You might also like
What Our Customers Are Saying About Us
Omnilytics strives to continuously bolster our customers’ decision-making with actionable insights delivered in the most efficient manner. The response we’ve received from brands and retailers have been instrumental to continuously develop and innovate our technology based on – what our customers love and want more of. With this in mind, we invite our customers to […]
5 Tips for Tackling the Holiday Sales Season
The significance of the holiday sales season in the midst of a pandemic is not lost on retailers. With cases rising each day, a new round of lockdowns has been imposed across pockets of Europe, Asia and Australia. Despite worries of reduced spending, the recent success of Single’s Day and Amazon’s Prime Day proved consumer […]
Why the Future of Fashion is Sustainability
Sustainability has always been on the top of fashion’s laundry list. One of the most polluting industries in the world, fashion emits more waste than the flight and shipping industries combined. Beyond its environmental effects, the industry has also been accused of multiple ethical malpractices in its workforce, often sourcing from third-world countries where thousands […]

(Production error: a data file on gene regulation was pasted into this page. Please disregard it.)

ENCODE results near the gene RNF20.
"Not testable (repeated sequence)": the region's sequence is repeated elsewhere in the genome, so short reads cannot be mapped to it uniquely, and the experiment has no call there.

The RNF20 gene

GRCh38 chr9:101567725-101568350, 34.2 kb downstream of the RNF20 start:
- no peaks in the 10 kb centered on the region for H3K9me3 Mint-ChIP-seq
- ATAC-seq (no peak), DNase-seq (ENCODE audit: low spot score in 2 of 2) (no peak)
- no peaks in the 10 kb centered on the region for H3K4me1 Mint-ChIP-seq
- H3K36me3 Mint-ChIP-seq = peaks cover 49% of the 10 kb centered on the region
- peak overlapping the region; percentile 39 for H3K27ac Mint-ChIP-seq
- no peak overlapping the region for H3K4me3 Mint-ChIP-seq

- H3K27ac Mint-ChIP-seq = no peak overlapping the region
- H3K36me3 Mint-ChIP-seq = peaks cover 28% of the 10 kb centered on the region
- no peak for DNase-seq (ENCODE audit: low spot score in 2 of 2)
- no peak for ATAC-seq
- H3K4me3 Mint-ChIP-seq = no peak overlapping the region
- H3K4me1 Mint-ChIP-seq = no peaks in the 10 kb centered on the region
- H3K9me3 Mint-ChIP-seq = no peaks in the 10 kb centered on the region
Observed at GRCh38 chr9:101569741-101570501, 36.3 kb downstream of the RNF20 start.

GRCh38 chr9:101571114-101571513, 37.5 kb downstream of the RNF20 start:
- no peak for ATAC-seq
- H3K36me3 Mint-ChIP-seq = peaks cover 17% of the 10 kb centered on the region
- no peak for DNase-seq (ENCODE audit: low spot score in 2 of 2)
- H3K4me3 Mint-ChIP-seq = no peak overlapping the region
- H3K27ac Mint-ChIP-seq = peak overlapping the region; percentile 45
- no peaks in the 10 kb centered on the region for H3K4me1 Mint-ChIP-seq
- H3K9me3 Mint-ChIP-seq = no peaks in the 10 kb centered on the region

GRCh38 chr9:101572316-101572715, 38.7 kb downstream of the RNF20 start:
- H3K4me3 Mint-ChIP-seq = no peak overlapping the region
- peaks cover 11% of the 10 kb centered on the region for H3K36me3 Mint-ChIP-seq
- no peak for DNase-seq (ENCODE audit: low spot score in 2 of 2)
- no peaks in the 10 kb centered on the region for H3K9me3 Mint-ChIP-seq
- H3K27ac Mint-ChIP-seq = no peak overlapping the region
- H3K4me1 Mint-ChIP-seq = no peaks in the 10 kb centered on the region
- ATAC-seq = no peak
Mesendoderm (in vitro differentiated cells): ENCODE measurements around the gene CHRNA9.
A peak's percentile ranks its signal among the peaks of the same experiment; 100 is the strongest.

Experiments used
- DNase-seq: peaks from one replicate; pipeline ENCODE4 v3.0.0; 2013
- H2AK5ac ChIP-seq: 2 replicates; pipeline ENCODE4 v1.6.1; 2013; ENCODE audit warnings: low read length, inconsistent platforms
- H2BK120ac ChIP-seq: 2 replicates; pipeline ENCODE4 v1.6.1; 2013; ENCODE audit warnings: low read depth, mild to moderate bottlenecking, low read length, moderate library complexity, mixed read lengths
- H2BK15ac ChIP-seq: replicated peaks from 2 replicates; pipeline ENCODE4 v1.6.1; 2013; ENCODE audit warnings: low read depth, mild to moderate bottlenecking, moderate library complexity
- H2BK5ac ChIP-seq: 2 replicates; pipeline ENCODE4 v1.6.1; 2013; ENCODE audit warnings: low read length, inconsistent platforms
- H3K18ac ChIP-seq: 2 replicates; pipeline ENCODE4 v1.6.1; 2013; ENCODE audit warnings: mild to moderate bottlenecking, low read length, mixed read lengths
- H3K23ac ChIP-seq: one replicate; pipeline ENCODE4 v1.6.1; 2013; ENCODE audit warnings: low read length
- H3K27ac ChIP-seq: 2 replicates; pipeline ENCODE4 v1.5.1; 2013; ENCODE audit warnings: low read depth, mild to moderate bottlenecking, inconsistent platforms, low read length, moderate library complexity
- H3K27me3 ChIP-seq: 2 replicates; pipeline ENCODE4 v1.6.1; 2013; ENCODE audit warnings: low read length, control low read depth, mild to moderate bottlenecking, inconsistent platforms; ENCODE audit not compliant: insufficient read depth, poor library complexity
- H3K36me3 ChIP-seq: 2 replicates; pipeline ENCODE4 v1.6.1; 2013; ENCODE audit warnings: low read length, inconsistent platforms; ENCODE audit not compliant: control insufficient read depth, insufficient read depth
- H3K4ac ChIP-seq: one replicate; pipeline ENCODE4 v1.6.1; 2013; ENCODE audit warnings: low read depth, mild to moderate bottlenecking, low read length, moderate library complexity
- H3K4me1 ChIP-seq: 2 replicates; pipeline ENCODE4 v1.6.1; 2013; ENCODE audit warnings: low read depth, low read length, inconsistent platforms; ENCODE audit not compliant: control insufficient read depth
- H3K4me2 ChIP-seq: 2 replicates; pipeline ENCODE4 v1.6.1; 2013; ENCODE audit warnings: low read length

11.11 Sale 2020 (SEA): How Top E-tailers Maximised Sales
Singles’ Day 2020 was a resounding success despite Covid-19 and a bleak economic outlook in Southeast Asia. This year’s Singles’ Day sale or regionally better known as 11.11, surpassed last year’s numbers in record time as consumers latched onto discounts offered by marketplaces such as Lazada, Shopee and more. What is Singles’ Day? Singles’ Day […]
Year-End Sales Tactics to Push Sell-Through
As we edge closer to December, fashion brands and retailers are anticipating another major retail event – the year-end sales. Aside from Black Friday and Single’s Day, the year-end sales are a long-standing promotional tactic used by retailers to clear remaining inventory of the season or a final push to hit sales targets for the […]
Introducing the Unified Fashion Journey
Building and marketing a fashion assortment involves piecing together different steps of the business, each with its own challenges and limitations. For every business, the goal every season is to maximise profit and anything that deters that goal should be kept to a minimum. With this goal in mind, Omnilytics has developed a methodology that […]